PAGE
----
Iran accuses foreign agencies in new sabotage plot
TEHRAN, Iran (AP) -- A senior Iranian official said Monday that an alleged attempt to sabotage one of Tehran's nuclear facilities involved foreign intelligence agencies who tampered with imported pumps.
Asghar Zarean, in charge of nuclear security for Iran's Atomic Energy Organization, was commenting on claims regarding the heavy water nuclear reactor at Arak in the center of the country. Iran first made the charges Saturday.
Tehran has accused the Israel, the U.S. and their allies of undermining Iran's nuclear program through covert operations. It says its adversaries regularly engineer sales of faulty equipment and attacks by computer viruses.
Zarean said in comments posted on state TV's website that the contractor who sold the pumps did not know they were faulty. He did not identify the contractor.
"Foreigners were behind it and contractors had no specific role. The (intelligence agencies) exploited the contractors' lack of knowledge," he said.
The Arak reactor can produce plutonium, a potential route to building a nuclear warhead. The West suspects Iran of trying to develop a capability to make nuclear weapons. Iran denies the claim and says its nuclear program is for peaceful purposes.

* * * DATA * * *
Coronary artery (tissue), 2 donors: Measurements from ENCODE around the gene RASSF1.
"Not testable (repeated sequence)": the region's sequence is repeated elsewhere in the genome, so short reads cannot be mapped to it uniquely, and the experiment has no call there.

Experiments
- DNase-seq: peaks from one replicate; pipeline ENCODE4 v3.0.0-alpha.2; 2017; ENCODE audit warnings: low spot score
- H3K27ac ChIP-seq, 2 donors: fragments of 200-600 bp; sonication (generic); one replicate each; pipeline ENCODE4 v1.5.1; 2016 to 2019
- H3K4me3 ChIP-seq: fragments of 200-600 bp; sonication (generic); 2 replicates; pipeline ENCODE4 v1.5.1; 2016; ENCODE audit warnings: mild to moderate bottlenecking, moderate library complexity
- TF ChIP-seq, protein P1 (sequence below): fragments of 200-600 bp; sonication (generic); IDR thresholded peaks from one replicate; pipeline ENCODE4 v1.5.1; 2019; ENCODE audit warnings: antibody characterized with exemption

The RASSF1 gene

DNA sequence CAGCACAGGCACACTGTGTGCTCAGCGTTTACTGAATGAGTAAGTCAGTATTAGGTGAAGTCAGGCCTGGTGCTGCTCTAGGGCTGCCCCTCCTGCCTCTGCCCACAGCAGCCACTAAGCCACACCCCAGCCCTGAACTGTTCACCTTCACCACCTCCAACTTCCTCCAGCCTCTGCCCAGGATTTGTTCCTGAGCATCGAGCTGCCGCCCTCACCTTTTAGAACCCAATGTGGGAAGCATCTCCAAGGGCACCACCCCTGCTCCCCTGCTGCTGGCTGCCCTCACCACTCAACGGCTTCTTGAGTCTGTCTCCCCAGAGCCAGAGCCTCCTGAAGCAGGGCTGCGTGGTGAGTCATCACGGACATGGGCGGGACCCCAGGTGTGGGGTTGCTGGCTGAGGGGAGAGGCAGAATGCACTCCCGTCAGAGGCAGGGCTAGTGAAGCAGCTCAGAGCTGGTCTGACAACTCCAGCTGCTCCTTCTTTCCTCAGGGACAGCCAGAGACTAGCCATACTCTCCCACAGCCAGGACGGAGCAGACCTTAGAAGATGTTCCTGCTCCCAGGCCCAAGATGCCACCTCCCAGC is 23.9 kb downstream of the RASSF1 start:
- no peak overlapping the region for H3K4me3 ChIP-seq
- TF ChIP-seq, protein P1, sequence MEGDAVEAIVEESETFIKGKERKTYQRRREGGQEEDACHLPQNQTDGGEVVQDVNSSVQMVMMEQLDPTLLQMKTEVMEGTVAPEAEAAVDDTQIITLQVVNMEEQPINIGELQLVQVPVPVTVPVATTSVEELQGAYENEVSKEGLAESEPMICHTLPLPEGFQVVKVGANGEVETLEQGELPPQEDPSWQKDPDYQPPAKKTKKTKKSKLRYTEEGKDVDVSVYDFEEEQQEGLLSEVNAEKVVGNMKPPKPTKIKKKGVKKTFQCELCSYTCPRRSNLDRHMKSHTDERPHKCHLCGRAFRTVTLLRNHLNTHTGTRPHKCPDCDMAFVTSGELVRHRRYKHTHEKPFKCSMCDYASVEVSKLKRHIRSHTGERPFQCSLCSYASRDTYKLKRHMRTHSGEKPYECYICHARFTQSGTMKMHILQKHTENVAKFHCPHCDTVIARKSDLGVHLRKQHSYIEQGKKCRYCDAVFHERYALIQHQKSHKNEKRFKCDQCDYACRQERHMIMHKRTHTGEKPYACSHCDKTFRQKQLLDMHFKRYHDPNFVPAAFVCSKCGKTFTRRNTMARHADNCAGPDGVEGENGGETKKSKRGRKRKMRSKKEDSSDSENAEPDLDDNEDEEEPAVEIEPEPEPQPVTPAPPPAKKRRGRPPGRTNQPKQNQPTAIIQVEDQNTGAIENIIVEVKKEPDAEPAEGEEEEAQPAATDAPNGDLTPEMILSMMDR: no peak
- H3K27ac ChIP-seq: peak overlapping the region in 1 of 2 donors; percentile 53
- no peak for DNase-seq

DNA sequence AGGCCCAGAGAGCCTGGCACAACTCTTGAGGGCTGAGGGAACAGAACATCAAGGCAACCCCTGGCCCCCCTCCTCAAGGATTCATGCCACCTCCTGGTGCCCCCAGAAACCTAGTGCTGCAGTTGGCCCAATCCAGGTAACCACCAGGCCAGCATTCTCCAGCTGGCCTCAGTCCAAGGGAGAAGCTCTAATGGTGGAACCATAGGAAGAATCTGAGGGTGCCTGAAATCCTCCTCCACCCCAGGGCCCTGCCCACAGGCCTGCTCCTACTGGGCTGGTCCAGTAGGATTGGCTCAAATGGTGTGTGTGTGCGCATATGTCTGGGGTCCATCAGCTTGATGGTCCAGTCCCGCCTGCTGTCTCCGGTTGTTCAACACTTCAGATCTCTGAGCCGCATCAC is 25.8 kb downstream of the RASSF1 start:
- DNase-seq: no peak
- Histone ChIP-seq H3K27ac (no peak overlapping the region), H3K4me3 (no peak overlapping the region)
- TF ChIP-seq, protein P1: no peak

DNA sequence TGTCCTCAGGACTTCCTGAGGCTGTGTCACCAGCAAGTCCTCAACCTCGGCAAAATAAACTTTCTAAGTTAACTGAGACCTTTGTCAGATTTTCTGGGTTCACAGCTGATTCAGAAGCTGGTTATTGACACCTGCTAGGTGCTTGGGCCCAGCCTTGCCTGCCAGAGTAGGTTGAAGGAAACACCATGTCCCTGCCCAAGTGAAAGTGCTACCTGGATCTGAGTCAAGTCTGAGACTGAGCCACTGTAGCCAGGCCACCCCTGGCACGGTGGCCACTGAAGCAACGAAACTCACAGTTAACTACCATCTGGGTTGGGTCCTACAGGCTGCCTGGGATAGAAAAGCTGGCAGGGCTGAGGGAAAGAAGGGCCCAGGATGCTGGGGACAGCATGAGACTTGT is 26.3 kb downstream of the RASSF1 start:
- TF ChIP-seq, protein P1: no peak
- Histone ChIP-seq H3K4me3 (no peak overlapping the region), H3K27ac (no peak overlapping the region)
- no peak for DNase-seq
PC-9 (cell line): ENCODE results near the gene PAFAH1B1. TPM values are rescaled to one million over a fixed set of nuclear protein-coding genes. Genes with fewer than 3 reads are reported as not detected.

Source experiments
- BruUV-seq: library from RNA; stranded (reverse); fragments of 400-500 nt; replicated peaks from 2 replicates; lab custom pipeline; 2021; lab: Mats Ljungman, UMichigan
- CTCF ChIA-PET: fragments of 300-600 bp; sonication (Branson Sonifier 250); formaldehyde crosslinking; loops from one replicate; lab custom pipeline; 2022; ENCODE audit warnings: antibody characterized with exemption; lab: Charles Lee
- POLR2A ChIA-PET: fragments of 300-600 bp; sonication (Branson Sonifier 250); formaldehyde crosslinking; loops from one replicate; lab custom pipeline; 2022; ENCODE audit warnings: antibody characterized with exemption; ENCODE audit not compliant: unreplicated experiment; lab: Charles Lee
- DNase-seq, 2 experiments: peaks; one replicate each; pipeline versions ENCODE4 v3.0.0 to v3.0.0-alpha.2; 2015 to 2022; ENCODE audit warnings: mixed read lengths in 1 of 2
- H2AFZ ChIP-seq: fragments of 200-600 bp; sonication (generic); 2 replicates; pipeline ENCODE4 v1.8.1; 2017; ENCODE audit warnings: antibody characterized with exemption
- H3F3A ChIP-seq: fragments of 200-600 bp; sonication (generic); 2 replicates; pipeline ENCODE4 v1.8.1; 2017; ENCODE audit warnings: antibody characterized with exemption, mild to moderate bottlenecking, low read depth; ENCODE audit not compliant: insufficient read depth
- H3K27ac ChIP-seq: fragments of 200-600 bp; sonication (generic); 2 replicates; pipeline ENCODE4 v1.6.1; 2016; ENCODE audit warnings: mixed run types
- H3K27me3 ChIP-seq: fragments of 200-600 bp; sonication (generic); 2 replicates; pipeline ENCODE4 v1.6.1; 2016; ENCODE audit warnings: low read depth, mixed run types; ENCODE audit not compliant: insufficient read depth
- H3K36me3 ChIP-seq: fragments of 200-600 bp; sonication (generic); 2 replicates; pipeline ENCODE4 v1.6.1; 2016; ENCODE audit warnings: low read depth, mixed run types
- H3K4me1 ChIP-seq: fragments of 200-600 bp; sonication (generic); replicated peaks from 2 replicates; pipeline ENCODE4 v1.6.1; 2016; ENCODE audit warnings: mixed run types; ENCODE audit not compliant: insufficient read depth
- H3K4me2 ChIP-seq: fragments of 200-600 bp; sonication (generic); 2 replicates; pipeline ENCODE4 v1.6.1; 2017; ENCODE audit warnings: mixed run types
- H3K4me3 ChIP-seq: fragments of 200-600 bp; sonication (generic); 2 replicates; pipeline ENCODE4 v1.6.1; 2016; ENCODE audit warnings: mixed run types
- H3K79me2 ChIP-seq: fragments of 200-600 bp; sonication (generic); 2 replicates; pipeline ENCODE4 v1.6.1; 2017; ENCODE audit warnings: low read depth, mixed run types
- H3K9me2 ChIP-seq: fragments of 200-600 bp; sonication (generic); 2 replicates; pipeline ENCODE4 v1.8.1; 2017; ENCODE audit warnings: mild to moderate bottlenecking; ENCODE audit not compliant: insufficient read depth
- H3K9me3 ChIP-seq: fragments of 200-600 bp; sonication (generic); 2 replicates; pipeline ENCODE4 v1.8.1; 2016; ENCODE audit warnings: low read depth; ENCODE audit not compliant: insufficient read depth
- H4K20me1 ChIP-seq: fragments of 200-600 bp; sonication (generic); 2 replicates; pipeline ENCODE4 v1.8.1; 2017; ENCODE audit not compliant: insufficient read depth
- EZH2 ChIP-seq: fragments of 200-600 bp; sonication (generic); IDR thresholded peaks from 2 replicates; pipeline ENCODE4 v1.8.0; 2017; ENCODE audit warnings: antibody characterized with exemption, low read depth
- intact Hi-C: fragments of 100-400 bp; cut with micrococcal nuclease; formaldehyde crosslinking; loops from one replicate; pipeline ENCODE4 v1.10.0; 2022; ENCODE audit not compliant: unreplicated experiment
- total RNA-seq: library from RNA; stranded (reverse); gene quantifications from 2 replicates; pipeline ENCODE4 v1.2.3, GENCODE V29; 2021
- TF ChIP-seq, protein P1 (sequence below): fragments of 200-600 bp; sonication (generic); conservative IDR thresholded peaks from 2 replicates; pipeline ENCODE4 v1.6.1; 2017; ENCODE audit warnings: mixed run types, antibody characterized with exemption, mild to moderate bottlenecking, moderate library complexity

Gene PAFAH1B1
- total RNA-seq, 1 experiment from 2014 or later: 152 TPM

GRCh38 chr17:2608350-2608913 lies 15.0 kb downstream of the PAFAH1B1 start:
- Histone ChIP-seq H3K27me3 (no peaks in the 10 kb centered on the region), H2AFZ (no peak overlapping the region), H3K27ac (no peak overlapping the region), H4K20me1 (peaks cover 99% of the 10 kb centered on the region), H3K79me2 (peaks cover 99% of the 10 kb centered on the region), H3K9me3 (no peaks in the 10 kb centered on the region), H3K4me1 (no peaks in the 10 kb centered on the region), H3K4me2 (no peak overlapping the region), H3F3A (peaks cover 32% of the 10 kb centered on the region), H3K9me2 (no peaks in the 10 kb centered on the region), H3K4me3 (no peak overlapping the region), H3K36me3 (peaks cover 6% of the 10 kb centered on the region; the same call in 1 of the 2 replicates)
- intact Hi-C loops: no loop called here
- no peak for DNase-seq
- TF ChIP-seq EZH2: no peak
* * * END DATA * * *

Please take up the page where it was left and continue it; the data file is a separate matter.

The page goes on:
Zarean said the incident at Arak reactor site was neither the first nor the last act of sabotage to undermine Iran's nuclear program.
"This is the policy of foreign intelligence agencies: to slow down our peaceful nuclear activities. Disrupting (our activities) is one of their methods. They will continue to target not only the nuclear industry but the country's entire infrastructure," he said.
In the past, computer viruses have attacked Iranian nuclear facilities. In 2010, the so-called Stuxnet virus temporarily disrupted operation of thousands of centrifuges, key components in nuclear fuel production, at Iran's Natanz uranium enrichment facility.
Israel has never commented on the allegations but is widely believed to have been involved in the Stuxnet attack.
Some Iranian officials have also suggested in the past that specific European companies may have sold faulty equipment to Iran with the knowledge of American intelligence agencies and their own governments, since the equipment would have harmed, rather than helped, the country's nuclear program.
Since then, Iran has also said that it discovered tiny timed explosives planted on centrifuges but disabled them before they could go off. Authorities now claim the Islamic Republic is immune to cyberattacks.